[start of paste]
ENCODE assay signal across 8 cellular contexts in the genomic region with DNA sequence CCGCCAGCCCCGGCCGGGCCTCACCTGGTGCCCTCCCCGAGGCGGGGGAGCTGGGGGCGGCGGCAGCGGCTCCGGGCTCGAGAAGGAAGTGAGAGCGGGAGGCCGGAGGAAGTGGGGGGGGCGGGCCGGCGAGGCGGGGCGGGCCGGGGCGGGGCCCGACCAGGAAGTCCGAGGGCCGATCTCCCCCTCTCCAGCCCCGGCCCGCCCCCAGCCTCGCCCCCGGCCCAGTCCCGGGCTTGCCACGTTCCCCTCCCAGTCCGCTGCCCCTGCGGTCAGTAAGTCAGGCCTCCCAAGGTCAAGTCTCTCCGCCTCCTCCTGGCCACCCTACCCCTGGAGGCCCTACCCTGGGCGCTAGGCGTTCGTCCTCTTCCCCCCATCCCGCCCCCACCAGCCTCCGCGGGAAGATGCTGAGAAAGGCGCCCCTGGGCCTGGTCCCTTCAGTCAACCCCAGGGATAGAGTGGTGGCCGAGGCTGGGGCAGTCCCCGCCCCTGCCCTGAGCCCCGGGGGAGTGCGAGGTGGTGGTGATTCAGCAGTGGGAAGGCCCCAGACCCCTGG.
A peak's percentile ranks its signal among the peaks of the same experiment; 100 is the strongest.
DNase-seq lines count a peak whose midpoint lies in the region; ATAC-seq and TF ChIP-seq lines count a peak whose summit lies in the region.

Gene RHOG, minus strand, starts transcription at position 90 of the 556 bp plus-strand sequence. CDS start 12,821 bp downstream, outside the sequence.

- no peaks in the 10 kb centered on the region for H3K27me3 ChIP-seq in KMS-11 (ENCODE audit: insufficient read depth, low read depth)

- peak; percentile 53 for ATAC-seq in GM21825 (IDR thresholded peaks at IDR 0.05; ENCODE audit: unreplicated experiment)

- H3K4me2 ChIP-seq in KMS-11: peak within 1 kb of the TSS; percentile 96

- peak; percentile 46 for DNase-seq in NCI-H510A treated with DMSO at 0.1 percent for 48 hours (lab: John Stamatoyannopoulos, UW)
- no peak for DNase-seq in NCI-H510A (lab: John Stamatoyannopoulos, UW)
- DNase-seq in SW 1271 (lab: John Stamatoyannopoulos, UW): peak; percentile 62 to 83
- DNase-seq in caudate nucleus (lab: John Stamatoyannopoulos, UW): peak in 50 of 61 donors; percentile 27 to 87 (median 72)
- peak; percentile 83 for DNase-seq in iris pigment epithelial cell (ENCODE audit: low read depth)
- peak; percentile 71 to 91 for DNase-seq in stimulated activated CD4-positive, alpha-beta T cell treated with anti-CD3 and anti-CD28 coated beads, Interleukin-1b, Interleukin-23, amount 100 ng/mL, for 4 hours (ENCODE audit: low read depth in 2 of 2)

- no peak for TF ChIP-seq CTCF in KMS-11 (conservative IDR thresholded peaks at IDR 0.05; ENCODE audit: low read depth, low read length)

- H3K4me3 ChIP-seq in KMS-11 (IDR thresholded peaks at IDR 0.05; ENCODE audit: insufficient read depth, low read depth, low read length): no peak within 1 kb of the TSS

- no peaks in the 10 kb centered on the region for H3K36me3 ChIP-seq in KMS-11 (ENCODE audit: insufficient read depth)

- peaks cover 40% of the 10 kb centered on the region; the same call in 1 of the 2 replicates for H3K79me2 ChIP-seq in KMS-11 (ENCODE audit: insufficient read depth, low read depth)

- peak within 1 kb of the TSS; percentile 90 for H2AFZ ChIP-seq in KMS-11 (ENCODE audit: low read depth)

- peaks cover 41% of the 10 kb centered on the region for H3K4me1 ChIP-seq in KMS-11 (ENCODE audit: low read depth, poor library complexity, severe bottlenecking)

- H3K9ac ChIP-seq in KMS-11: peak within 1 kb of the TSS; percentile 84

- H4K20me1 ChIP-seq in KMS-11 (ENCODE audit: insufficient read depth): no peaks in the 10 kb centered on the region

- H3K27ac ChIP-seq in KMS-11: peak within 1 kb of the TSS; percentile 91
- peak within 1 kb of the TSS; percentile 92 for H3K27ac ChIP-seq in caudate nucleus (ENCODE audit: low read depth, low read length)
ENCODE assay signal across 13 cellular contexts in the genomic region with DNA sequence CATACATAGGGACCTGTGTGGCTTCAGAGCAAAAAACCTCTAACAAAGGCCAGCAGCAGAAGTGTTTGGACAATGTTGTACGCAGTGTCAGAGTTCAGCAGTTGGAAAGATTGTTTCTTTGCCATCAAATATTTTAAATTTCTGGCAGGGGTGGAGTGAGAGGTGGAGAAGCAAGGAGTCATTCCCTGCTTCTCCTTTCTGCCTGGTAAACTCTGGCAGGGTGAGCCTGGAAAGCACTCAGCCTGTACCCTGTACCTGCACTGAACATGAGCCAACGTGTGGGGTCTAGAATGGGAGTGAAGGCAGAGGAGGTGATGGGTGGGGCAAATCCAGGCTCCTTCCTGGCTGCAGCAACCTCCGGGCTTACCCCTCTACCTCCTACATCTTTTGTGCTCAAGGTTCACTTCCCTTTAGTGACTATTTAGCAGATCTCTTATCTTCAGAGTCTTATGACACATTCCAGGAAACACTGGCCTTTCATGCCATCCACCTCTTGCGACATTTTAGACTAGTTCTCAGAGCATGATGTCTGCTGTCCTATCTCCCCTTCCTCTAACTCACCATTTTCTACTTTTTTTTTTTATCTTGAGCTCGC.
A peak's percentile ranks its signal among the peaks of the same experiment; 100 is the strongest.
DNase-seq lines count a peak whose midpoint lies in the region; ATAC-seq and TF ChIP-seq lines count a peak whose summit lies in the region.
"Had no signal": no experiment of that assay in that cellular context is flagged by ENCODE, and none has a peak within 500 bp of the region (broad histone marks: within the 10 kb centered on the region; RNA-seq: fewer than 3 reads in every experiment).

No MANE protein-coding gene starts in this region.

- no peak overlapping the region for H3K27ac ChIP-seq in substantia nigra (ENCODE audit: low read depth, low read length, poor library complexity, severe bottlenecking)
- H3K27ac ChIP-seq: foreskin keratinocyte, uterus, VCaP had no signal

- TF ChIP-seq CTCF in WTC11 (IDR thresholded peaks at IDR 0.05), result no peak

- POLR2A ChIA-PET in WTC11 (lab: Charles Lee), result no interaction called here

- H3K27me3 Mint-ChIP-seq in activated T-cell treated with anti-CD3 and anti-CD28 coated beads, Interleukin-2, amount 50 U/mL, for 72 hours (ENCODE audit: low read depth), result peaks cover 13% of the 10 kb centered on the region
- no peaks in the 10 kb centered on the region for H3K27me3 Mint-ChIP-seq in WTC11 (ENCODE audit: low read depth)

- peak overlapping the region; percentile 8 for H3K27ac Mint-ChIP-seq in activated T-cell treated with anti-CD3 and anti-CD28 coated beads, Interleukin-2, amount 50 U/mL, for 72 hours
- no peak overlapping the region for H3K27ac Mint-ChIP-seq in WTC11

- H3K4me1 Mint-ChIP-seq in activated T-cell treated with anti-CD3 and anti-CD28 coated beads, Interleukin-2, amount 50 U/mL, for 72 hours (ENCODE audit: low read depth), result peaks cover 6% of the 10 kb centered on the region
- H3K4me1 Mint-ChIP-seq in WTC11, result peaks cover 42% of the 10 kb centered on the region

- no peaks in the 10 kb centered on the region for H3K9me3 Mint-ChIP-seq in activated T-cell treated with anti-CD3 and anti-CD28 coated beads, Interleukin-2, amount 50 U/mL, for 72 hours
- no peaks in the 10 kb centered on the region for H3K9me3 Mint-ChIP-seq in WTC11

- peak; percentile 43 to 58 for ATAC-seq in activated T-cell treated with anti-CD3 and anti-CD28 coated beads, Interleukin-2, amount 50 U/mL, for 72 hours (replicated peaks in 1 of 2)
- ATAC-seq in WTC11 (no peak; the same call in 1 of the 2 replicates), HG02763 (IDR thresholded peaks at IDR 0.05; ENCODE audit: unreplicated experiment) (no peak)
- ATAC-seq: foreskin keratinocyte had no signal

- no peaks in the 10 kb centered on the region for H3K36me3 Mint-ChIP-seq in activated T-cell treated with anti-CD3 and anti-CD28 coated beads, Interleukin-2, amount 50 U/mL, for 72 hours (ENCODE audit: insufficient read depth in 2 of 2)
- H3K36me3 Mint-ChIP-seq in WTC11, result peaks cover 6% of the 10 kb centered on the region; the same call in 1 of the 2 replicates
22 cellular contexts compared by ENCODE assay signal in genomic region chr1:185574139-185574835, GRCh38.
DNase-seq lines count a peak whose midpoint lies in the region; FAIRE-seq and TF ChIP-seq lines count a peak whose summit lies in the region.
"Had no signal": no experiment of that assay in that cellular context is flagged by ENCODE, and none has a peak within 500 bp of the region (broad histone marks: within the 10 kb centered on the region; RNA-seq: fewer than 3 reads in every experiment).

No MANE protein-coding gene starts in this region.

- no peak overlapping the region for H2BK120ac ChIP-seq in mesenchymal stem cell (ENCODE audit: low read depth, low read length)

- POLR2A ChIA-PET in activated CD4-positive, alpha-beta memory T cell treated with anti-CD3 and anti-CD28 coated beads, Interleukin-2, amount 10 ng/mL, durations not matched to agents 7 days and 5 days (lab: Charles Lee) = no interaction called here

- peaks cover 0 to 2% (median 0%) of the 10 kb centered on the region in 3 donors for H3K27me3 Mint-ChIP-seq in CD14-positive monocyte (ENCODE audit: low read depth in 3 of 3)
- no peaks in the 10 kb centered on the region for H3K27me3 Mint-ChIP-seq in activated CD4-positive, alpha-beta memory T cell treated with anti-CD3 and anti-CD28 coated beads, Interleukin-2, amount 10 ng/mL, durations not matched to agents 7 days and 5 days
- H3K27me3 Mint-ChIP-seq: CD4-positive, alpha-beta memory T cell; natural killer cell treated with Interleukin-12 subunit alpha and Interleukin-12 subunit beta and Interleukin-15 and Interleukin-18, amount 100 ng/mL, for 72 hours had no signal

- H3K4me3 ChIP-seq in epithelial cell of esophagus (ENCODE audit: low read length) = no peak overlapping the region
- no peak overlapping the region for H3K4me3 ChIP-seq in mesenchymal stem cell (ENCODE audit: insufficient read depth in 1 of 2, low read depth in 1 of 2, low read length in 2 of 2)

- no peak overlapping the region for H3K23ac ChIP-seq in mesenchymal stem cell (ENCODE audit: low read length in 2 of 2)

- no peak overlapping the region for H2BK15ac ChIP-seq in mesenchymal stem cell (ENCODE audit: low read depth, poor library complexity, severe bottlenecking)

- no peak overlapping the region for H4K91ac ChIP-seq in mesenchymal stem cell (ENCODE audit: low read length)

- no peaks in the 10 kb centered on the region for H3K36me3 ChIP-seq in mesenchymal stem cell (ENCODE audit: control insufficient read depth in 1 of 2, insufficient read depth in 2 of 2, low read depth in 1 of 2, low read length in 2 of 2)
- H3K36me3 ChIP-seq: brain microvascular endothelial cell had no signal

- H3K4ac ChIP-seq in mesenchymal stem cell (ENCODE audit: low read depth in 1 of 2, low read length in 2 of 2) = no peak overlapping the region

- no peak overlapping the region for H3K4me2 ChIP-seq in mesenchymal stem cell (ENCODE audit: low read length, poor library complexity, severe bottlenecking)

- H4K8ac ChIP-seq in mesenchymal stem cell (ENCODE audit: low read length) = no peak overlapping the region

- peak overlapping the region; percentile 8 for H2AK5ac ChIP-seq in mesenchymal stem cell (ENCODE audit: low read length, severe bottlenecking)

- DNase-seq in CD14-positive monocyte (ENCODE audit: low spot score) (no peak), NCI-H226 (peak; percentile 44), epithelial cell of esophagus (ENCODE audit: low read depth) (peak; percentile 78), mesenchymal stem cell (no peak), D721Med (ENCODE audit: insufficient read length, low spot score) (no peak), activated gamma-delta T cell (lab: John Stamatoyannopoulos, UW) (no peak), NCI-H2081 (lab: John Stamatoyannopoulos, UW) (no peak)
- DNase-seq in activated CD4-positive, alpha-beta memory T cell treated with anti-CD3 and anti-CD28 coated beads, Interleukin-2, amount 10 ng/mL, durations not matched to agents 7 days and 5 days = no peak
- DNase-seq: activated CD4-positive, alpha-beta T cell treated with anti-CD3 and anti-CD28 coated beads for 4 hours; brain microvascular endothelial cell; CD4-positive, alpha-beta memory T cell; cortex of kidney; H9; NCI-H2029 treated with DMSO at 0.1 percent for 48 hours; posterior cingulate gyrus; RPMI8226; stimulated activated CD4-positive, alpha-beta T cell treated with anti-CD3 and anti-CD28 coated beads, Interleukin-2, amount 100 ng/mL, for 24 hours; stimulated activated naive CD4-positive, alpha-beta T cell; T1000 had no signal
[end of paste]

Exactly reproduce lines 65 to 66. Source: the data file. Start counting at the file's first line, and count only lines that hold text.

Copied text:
- peak overlapping the region; percentile 8 for H2AK5ac ChIP-seq in mesenchymal stem cell (ENCODE audit: low read length, severe bottlenecking)

- DNase-seq in CD14-positive monocyte (ENCODE audit: low spot score) (no peak), NCI-H226 (peak; percentile 44), epithelial cell of esophagus (ENCODE audit: low read depth) (peak; percentile 78), mesenchymal stem cell (no peak), D721Med (ENCODE audit: insufficient read length, low spot score) (no peak), activated gamma-delta T cell (lab: John Stamatoyannopoulos, UW) (no peak), NCI-H2081 (lab: John Stamatoyannopoulos, UW) (no peak)